In this research, the aim was to investigate and obtain Oliveria decumbens extracts by supercritical fluid extraction (SFE) with ultrasonic waves. One of the advantages in this method is that the ultrasound technique is based on the formation of high frequency ultrasonic waves that can create holes which have been caused by the expansion and diffusion cycles. Such cycles cause disturbances in the cell walls of the solid matrix, which penetrates the solvent and mass transfer, thus increasing the extraction result. On the other hand, ultrasonic extraction technique is an attractive method because the equipment used is simple and cheap. This device utilizes energy from ultrasound waves (sound waves frequency higher than 20 kHz) to facilitate the extraction of the species by organic solvent from solid samples. This technique has been used to extract various organic compounds from different materials. Increasing the extraction efficiency of organic compounds by ultrasonic is attributed to the formation of a bubble caused by ultrasound passing through the solvent. During the application of ultrasound waves, bubbles are created and compressed. Increasing pressure and temperature leads to bursting and splashing of bubbles. The bursting of bubbles, which triggers pulsation in the solvent, increases the mixing speed (11).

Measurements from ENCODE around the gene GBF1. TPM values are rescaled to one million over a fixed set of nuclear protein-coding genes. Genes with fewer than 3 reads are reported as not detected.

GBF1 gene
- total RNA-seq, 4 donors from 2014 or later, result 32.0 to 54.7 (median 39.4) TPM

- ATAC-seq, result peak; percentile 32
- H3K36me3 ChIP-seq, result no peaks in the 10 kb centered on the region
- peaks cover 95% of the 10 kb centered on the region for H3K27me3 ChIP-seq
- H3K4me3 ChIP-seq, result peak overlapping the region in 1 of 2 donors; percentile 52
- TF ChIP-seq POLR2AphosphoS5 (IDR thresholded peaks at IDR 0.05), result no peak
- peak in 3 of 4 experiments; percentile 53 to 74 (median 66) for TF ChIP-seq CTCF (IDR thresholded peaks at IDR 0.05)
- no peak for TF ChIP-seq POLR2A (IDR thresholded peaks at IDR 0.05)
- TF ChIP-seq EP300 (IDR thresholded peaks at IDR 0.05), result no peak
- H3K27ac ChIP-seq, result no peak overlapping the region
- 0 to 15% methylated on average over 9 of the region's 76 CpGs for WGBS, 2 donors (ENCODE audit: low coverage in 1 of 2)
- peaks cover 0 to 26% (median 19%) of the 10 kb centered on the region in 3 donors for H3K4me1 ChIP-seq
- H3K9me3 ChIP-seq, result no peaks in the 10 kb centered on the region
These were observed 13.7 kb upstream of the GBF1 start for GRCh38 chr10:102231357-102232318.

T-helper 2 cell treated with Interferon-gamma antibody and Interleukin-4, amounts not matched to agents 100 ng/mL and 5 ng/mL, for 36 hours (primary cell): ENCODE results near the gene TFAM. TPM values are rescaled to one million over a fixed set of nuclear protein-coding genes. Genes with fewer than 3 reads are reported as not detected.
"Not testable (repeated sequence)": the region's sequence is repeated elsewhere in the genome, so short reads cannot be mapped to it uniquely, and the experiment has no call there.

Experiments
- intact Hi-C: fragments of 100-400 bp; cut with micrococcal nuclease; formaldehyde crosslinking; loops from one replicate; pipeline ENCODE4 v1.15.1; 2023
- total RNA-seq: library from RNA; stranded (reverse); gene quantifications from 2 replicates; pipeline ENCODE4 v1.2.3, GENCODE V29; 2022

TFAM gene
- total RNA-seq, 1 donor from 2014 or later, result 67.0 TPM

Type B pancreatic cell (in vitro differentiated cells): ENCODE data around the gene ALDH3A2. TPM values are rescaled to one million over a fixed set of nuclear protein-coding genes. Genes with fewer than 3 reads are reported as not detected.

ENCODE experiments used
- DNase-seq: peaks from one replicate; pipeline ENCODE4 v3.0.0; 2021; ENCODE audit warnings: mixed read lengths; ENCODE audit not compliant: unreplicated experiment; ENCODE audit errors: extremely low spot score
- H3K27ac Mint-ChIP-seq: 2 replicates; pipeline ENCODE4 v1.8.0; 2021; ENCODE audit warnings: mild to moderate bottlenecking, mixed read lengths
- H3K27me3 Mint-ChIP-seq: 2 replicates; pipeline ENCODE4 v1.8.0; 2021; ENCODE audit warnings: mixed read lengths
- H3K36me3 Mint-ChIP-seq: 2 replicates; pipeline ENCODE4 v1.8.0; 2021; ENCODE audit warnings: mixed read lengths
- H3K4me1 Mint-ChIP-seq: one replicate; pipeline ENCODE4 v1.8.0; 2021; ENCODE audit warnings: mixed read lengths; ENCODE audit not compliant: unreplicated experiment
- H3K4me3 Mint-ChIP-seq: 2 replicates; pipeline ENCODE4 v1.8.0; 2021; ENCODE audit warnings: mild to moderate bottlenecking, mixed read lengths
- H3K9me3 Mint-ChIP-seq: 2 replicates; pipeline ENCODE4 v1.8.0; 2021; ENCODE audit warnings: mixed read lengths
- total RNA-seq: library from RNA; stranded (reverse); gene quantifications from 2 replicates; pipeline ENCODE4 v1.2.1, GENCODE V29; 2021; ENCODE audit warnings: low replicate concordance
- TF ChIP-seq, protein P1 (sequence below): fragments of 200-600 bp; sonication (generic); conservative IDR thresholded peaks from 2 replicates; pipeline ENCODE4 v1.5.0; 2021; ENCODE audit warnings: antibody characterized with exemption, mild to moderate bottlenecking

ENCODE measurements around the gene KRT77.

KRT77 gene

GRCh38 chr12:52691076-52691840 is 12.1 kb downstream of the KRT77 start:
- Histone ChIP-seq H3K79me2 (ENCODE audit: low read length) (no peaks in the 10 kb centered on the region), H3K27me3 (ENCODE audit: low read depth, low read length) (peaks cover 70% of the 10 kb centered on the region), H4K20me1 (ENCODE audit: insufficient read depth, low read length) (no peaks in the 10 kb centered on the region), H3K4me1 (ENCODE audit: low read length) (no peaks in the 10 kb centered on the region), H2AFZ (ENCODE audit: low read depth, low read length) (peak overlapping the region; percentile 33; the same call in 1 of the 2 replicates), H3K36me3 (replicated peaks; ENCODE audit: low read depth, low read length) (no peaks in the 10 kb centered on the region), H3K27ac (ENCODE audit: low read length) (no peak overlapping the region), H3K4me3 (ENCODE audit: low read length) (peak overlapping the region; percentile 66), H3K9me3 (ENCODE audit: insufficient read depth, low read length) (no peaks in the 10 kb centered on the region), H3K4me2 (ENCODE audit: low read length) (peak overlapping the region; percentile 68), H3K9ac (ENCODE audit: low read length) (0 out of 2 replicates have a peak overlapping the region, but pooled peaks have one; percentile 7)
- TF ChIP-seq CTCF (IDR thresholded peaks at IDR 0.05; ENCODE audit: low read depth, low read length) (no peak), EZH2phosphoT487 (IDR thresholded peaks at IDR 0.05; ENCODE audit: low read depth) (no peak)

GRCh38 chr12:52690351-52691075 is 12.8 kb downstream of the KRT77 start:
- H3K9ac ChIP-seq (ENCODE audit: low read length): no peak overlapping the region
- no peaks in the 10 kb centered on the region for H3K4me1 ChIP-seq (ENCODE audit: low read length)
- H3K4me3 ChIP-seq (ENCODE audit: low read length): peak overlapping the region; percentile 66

Ultrasonic also provides a mechanical effect and allows the solvent to penetrate more in the sample tissue and increase the contact between the solid and the liquid phase. This action, coupled with an increase in mass transfer and significant cellular degradation by bursting bubbles, results in the release of the compound from the cell to the solvent.
In this perspective, this paper provides a comparative analysis of the technical aspects of these two innovative and eco-friendly techniques: Ultrasound-assisted supercritical extraction (USCF) and supercritical fluid extraction (SFE). With the help of these two methods, the effective materials of the Oliveria decumbens plant were investigated at pressures of 210, 180, 150 bars and also at 65, 55, 45 ° C and a mass fraction of 60, 40 and 80 μm.
Figure 1. The image of Oliveria decumbens plant
Materials and methods